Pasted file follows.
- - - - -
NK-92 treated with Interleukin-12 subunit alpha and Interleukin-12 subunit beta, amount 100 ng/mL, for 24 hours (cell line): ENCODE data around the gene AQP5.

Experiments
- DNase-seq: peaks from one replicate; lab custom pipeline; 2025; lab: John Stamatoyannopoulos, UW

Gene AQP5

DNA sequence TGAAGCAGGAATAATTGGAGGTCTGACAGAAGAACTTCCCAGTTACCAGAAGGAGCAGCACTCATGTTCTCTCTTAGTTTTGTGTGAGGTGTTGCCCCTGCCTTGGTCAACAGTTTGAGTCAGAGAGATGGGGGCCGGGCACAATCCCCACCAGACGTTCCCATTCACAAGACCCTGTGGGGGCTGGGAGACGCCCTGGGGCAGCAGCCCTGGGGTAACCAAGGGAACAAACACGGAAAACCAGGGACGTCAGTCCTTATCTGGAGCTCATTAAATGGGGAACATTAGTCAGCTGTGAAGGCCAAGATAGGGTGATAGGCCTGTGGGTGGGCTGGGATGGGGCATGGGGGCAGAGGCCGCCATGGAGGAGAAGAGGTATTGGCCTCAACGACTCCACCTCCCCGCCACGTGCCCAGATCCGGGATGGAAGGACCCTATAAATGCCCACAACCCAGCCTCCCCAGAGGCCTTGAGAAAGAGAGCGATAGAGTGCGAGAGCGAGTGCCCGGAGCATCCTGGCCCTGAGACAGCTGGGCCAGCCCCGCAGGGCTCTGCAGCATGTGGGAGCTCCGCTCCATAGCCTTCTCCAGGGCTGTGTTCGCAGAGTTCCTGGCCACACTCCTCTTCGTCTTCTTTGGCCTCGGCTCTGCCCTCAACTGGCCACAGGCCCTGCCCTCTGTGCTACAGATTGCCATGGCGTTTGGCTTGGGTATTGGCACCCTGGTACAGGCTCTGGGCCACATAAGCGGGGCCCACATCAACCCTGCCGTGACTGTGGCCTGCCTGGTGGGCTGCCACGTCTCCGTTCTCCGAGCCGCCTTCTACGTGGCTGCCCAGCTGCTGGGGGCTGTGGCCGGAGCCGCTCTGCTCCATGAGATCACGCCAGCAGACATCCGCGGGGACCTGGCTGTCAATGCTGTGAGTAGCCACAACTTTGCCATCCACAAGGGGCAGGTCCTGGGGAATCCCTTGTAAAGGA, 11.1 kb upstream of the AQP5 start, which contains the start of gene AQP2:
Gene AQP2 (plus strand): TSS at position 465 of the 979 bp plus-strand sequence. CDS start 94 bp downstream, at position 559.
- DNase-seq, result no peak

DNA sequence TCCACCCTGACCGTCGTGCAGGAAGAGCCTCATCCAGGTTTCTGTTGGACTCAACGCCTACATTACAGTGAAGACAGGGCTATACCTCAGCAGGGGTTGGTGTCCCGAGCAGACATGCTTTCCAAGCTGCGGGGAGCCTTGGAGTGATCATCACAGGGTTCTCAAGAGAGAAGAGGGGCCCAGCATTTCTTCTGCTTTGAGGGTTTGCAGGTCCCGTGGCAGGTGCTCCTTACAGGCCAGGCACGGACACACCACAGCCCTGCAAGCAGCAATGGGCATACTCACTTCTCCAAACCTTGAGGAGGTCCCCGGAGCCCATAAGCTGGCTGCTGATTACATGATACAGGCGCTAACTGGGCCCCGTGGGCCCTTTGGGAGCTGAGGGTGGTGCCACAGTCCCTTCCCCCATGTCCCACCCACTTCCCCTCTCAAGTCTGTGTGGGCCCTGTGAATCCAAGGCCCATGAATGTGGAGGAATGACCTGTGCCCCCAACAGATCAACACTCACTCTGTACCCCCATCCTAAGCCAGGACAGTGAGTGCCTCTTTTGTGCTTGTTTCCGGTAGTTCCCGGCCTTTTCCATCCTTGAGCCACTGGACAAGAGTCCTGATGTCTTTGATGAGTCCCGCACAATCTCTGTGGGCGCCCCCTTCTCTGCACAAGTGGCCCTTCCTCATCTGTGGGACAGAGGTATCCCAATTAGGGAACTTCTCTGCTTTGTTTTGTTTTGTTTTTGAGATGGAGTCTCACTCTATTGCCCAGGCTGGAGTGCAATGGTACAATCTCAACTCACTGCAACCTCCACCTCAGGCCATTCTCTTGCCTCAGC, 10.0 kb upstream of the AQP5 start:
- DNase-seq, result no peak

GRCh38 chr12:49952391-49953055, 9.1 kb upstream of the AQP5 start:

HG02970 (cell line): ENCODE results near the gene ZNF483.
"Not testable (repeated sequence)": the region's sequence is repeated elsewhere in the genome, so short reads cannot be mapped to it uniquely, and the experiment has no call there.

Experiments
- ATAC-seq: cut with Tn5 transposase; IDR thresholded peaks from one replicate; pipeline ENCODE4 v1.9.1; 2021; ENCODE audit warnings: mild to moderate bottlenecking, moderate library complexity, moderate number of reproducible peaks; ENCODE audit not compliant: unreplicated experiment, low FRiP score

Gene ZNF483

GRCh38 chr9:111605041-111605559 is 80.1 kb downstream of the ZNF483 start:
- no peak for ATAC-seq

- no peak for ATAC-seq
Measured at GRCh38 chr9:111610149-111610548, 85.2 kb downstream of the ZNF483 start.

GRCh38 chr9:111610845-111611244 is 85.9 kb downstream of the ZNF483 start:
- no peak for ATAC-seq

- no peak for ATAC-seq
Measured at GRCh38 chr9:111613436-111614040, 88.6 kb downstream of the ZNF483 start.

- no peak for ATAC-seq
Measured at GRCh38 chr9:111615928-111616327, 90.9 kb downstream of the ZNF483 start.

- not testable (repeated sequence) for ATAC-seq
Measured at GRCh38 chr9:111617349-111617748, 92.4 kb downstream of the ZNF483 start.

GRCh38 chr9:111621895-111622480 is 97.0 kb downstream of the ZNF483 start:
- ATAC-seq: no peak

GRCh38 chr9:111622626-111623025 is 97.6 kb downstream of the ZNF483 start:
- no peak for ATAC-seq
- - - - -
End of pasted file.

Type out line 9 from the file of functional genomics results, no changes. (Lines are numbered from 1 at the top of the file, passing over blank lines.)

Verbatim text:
- DNase-seq, result no peak